Astronauts can't cry the same in space as they do on Earth.
Astronauts can laugh in space all they want, but the act of crying is quite different without gravity.
When asked if he could cry in space, Canadian astronaut Chris Hadfield answered, "Can you cry in space? Your eyes make tears but they stick as a liquid ball. In fact, they sting a bit. So — space tears don't shed."
Unless an astronaut wipes that water away, tears in space can form a giant clump that can break free of your eye, as The Atlantic explained. So in space, you can actually watch a ball of your tears float around.
They can't consume common items like bread and soda.
Bread, for example, can result in crumbs that can damage equipment or accidentally get inhaled by astronauts. Therefore, according to NASA, tortillas have been used since the 1980s.
When it comes to beverages, carbonated drinks are off the table because they aren't buoyant in a weightless environment. Vickie Kloeris, Subsystem manager for Shuttle and ISS food systems at Johnson Space Center and program manager for NASA FTCSC, told NASA, "carbonated drinks currently don't make the trip because the carbonation and the soda will not separate in microgravity."
Salt and pepper have also been banned for their ability to float away and potentially damage equipment or get in astronaut's mouth, ears, or nose. Thankfully, NASA has developed liquid versions as a substitute.
According to Space.com, the only people ever to enjoy bread in space were the astronauts on NASA's 1965 Gemini 3 mission — John Young smuggled a corned beef sandwich onboard.
Astronauts can't write with regular pens.
If you've ever tried to write with a pen upside down, you'll know that it doesn't work. The ink needs gravity to flow. According to Scientific American, astronauts from the US and cosmonauts from Russia both originally stuck to mechanical pencils in space.
Then in 1965, the Fisher Pen Company patented a pen whose cartridge is pressurized with nitrogen. That pressure pushes the ink toward the tip, allowing the pen to work even when upside-down, in extreme temperatures, or underwater. The pens are still used today.
They can't coordinate their sleep schedules with the rising and setting of the sun.
On the International Space Station, astronauts can experience up to 16 sunsets in a 24-hour day. So their sleep schedules can't rely on light patterns.To prepare for this, astronauts go through intensive sleep training before they launch, according to Space.com.
Although sherry was once proposed in 1972 as a part of astronauts' meals, it never made it to the space station due to public outrage over astronauts drinking in space, and created the need for an alcohol ban.
Daniel G Huot, spokesperson for Nasa's Johnson Space Center told the BBC, "Alcohol is not permitted onboard the International Space Station for consumption." But according to BBC, Russian cosmonauts are apparently allowed to consume Cognac for immune health.
The reasoning, however, doesn't have much to do with science.
"It’s a political thing. It’s a cultural thing. It’s not a scientific thing," Dave Hanson, a professor emeritus of sociology at the State University of New York at Potsdam told the BBC.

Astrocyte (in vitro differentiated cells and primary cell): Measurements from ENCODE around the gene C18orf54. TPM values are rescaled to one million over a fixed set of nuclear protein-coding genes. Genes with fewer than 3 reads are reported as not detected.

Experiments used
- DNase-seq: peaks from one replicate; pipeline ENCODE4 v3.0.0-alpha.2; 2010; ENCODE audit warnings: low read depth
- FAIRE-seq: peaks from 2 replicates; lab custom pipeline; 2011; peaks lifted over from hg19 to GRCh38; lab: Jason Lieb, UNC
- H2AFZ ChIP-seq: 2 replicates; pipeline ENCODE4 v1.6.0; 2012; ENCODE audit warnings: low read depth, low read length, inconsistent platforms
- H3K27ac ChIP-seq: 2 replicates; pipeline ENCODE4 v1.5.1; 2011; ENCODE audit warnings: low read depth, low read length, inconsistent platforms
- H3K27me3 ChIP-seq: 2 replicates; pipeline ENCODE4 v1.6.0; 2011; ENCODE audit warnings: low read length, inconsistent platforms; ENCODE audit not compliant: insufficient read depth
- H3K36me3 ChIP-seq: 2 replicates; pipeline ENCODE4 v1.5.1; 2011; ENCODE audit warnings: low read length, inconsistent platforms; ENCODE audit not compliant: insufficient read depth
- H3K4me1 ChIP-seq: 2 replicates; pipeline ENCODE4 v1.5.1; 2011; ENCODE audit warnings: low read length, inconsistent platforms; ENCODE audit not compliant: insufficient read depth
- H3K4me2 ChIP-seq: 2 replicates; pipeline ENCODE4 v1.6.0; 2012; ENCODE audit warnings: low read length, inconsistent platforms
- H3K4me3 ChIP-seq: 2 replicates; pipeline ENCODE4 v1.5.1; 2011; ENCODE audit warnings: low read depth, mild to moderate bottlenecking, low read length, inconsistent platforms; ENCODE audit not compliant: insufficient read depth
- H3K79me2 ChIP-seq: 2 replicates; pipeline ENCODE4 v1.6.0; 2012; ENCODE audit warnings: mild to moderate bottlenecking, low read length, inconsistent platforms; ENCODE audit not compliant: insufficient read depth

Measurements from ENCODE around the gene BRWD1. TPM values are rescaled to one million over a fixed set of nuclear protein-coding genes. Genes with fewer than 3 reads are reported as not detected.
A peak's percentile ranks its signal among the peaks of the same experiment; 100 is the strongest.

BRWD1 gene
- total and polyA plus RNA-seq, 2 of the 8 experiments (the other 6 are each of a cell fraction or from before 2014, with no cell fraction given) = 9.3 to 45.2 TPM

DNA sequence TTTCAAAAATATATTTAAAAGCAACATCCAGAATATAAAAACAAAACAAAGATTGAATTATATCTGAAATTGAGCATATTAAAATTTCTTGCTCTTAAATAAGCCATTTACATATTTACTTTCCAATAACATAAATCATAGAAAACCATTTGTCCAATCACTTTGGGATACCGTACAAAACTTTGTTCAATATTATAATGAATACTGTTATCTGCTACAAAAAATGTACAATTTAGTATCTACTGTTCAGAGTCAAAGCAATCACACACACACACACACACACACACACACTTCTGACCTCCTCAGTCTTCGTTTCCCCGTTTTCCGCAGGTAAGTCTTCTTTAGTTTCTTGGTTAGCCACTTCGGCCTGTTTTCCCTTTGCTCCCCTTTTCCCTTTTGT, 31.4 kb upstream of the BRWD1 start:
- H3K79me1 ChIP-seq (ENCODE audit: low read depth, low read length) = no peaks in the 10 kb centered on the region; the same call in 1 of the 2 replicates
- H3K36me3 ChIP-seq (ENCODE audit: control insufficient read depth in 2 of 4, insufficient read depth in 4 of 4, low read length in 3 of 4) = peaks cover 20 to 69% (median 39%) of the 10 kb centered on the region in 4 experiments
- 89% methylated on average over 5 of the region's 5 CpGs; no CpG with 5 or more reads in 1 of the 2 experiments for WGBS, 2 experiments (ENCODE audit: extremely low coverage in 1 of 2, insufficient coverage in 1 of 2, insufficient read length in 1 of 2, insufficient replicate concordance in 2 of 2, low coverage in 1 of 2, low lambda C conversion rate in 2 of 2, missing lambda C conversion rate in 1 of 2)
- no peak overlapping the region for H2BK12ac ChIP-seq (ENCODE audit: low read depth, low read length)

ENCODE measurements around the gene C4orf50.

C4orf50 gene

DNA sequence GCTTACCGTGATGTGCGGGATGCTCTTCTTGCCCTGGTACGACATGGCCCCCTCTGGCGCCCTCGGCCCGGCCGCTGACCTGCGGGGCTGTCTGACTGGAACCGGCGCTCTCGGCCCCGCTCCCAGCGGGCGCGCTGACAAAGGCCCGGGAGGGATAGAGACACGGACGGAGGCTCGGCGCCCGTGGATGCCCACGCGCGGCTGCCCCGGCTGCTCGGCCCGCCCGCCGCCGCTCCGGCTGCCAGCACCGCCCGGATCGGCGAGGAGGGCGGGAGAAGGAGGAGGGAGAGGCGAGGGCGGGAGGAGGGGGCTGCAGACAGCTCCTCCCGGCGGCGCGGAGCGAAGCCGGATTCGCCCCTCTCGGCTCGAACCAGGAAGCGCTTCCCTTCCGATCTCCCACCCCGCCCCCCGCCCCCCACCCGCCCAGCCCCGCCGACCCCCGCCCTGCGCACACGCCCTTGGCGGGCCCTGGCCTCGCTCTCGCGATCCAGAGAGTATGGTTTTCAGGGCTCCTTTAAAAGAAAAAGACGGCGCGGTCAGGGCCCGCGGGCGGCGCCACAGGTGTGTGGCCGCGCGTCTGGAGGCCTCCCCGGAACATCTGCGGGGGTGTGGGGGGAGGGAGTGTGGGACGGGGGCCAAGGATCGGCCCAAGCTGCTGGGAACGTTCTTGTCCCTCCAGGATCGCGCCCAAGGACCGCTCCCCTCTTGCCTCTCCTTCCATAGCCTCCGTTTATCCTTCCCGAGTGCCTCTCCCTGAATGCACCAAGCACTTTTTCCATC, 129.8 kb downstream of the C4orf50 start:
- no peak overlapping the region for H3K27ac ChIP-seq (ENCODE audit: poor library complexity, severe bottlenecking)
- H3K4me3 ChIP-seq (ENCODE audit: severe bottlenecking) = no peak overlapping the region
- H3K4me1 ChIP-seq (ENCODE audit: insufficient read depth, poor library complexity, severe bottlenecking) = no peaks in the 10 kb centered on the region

Sex is banned on space missions. So far, the space station does not admit to knowing about any sex that has happened in space.
As Slate points out, it would be incredibly difficult to have sex in space, given astronauts' lack of privacy, overwhelming workloads, and lack of gravity.
They can't enjoy a hot shower.
In space, astronauts must use all resources — especially water, which is heavy and therefore expensive to transport — as efficiently as possible. In place of showers, astronauts take sponge baths using water distilled from humidity in the air, urine, from oral hygiene, and hand washing, among other things.
On the ISS, according to NASA, water is gathered from humidity in the air and from human waste to be turned back into purified drinking water. There also isn't a particularly efficient way to wash clothes, so astronauts just repeat outfits.
Astronauts can't taste as well while in space.
NASA reports that astronauts can start to lose their sense of taste while in space. Once back on Earth, they say foods taste much stronger.
One reason for this might be that in space, fluids in the body move differently because of the lack of gravity. So rather than being needed in the legs, fluid in the body goes to the head, where it can stuff up the nasal passages. Another hypothesis is that strong odors in the cabin of the ISS dull the body's sense of smell, which in turn, dulls the sense of taste.
Pooping in space is very difficult.
"Number two ... is more challenging because you're trying to hit a pretty small target," Peggy Whitson who spent a record 665 days in space, previously told Business Insider. The bathroom (if you could call it that) also has no door — just a curtain — and astronauts must strap in so they don't float away.
The lack of gravity can cause some unsavory complications, since even pieces of human waste can float away. Here's how astronaut Barry Wilmore once described it:
"Using a fish metaphor, there was a very rare occasion when, sometimes, product gets away, and the term was 'brown trout.' So you have to re-corral your brown trout. And that can be kind of humorous. You go, 'This stuff doesn't happen on Earth.'"